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Using Go in a Unirepo

I’ve recently started a love affair with Go, much to the disgust of some of my coworkers. One of the best things about using Go is how ridiculously fast your work cycle becomes when compared to other languages, such as Erlang and Elixir. Simple things that require a tremendous amount of work are a non-issue in Go, which ultimately helps you get to market faster.

However, a common complaint about Go is package and dependency management. There are no shortages of community developed package managers for Go, but in general I don’t think a package manager is really needed so long as you structure your work correctly.

Unirepo Folder Layout

Short and simple, here’s what works the best:

code/ <--- This is your GOPATH, but you don't ever need to set it. Keep reading.

Installing Dependencies

Again, keep it simple and just do

GOPATH=/path/to/code go get -u github.com/...

Setting Up Your Code

All new projects should live in code/src/<project_name>. In each project folder, create a Makefile and include the following in it

include ../make/Makefile

Compiling Your Code

This one is a bit tricky, but with the magic of Bash and Make, you can make life pretty easy. In code/src/make/Makefile, paste the following

export GOPATH = $(realpath $(shell dirname $(realpath $(lastword $(MAKEFILE_LIST))))/../../)
export GOBIN = ${GOPATH}/bin
export APP = $(shell basename "$$PWD")

	go build
	go install


	@mkdir -p $(GOPATH)/tests/
	@echo 'mode: set' > coverage.txt && go list $(APP)/... | xargs -n1 -I{} sh -c 'go test -covermode=set 	-coverprofile=coverage.tmp {} && tail -n +2 coverage.tmp >> coverage.txt' && rm coverage.tmp
	@go tool cover -html=coverage.txt -o $(GOPATH)/tests/$(APP).html
	@rm coverage.txt

	GOOS=linux GOARCH=amd64 go build -o ../../bin/$(APP).linux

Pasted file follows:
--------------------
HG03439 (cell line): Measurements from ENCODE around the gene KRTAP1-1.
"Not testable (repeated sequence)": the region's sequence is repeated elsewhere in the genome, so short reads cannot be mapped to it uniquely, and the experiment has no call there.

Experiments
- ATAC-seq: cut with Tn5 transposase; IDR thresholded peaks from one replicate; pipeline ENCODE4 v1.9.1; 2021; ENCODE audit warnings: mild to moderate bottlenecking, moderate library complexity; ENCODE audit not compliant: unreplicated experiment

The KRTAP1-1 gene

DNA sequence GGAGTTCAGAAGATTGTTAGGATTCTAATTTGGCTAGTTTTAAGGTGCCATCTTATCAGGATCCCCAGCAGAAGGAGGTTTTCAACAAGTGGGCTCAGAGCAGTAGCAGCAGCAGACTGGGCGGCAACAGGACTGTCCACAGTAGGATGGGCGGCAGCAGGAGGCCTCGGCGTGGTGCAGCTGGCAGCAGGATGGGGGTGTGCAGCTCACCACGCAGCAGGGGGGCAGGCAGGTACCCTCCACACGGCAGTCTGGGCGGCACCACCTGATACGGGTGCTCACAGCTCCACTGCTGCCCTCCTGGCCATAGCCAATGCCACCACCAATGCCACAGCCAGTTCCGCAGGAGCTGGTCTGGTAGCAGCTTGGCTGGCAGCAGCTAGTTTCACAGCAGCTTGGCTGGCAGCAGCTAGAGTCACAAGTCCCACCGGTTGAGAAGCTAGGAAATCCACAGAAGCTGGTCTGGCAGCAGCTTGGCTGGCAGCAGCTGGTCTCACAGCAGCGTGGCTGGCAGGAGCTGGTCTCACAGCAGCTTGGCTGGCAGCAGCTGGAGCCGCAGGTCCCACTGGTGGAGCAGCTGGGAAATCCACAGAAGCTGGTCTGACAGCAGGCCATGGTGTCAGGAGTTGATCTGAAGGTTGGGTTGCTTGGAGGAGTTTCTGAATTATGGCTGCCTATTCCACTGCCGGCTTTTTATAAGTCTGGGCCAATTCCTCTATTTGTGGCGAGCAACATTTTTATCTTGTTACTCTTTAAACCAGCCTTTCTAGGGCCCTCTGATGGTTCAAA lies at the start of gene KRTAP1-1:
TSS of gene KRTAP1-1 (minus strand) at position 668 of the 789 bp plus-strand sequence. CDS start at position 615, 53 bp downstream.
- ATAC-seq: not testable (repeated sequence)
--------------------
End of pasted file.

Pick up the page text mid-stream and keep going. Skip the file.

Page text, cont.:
GOOS=darwin GOARCH=amd64 go build -o ../../bin/$(APP).mac

.PHONY: test

Now any project that includes this file (as noted in the section above) will work with Make. For example

cd code/src/someProject
make run
make test

It’s important to note this setup automatically sets your GOPATH, you do not need to set it in your bash profile, and is 100% portable across folder locations and OS’s.

This Is Dumb; Why Would You Do This?

Speed and simplicity of management.

Consider working in a large environment where many people will write many different libraries. Every time you want to make a change to a library, you need to commit your code in some other repository, push that code, pull it back down to your Go project, compile, etc. If you have a bug in your new code, you’ll have to do it all over again. Making many small changes? Good luck.

With this setup, you commit the whole tree, and just focus on what you need to do: edit your code. Need to make a change to a dep? Then do it and recompile. The next time you push and merge, your changes will be available to every app within your organization.

As an added bonus, the next time Github is DDOS’d, your work flow won’t be disrupted, assuming you’re not using Github as your primary repository (you’re not, right?).